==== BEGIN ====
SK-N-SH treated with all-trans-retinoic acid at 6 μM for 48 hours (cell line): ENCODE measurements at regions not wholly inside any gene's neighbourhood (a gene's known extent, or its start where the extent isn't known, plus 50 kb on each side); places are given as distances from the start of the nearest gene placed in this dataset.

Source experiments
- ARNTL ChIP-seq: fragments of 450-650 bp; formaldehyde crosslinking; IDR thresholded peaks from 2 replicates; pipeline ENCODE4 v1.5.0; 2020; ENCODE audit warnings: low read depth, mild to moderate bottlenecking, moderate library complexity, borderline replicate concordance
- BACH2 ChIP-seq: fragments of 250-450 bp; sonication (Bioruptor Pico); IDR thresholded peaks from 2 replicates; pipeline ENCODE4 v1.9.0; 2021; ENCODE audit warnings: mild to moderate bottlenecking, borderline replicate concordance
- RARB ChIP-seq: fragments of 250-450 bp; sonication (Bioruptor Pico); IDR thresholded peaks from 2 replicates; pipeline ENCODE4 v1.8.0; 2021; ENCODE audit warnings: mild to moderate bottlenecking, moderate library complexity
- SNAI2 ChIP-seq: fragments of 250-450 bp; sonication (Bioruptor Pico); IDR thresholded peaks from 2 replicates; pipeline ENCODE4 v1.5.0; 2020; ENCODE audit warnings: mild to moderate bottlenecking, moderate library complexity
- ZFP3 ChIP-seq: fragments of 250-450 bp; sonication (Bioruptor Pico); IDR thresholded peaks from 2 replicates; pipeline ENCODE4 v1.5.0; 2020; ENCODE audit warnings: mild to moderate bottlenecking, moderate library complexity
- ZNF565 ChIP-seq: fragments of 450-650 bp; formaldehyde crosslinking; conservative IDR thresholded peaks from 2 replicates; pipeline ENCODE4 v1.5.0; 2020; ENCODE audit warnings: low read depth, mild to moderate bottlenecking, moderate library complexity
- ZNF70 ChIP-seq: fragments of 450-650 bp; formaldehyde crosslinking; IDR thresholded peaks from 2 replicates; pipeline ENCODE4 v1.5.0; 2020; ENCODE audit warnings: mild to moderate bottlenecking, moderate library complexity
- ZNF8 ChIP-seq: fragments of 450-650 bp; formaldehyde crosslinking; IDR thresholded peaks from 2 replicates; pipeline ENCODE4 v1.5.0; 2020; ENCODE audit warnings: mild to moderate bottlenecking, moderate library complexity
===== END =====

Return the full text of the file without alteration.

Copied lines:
SK-N-SH treated with all-trans-retinoic acid at 6 μM for 48 hours (cell line): ENCODE measurements at regions not wholly inside any gene's neighbourhood (a gene's known extent, or its start where the extent isn't known, plus 50 kb on each side); places are given as distances from the start of the nearest gene placed in this dataset.

Source experiments
- ARNTL ChIP-seq: fragments of 450-650 bp; formaldehyde crosslinking; IDR thresholded peaks from 2 replicates; pipeline ENCODE4 v1.5.0; 2020; ENCODE audit warnings: low read depth, mild to moderate bottlenecking, moderate library complexity, borderline replicate concordance
- BACH2 ChIP-seq: fragments of 250-450 bp; sonication (Bioruptor Pico); IDR thresholded peaks from 2 replicates; pipeline ENCODE4 v1.9.0; 2021; ENCODE audit warnings: mild to moderate bottlenecking, borderline replicate concordance
- RARB ChIP-seq: fragments of 250-450 bp; sonication (Bioruptor Pico); IDR thresholded peaks from 2 replicates; pipeline ENCODE4 v1.8.0; 2021; ENCODE audit warnings: mild to moderate bottlenecking, moderate library complexity
- SNAI2 ChIP-seq: fragments of 250-450 bp; sonication (Bioruptor Pico); IDR thresholded peaks from 2 replicates; pipeline ENCODE4 v1.5.0; 2020; ENCODE audit warnings: mild to moderate bottlenecking, moderate library complexity
- ZFP3 ChIP-seq: fragments of 250-450 bp; sonication (Bioruptor Pico); IDR thresholded peaks from 2 replicates; pipeline ENCODE4 v1.5.0; 2020; ENCODE audit warnings: mild to moderate bottlenecking, moderate library complexity
- ZNF565 ChIP-seq: fragments of 450-650 bp; formaldehyde crosslinking; conservative IDR thresholded peaks from 2 replicates; pipeline ENCODE4 v1.5.0; 2020; ENCODE audit warnings: low read depth, mild to moderate bottlenecking, moderate library complexity
- ZNF70 ChIP-seq: fragments of 450-650 bp; formaldehyde crosslinking; IDR thresholded peaks from 2 replicates; pipeline ENCODE4 v1.5.0; 2020; ENCODE audit warnings: mild to moderate bottlenecking, moderate library complexity
- ZNF8 ChIP-seq: fragments of 450-650 bp; formaldehyde crosslinking; IDR thresholded peaks from 2 replicates; pipeline ENCODE4 v1.5.0; 2020; ENCODE audit warnings: mild to moderate bottlenecking, moderate library complexity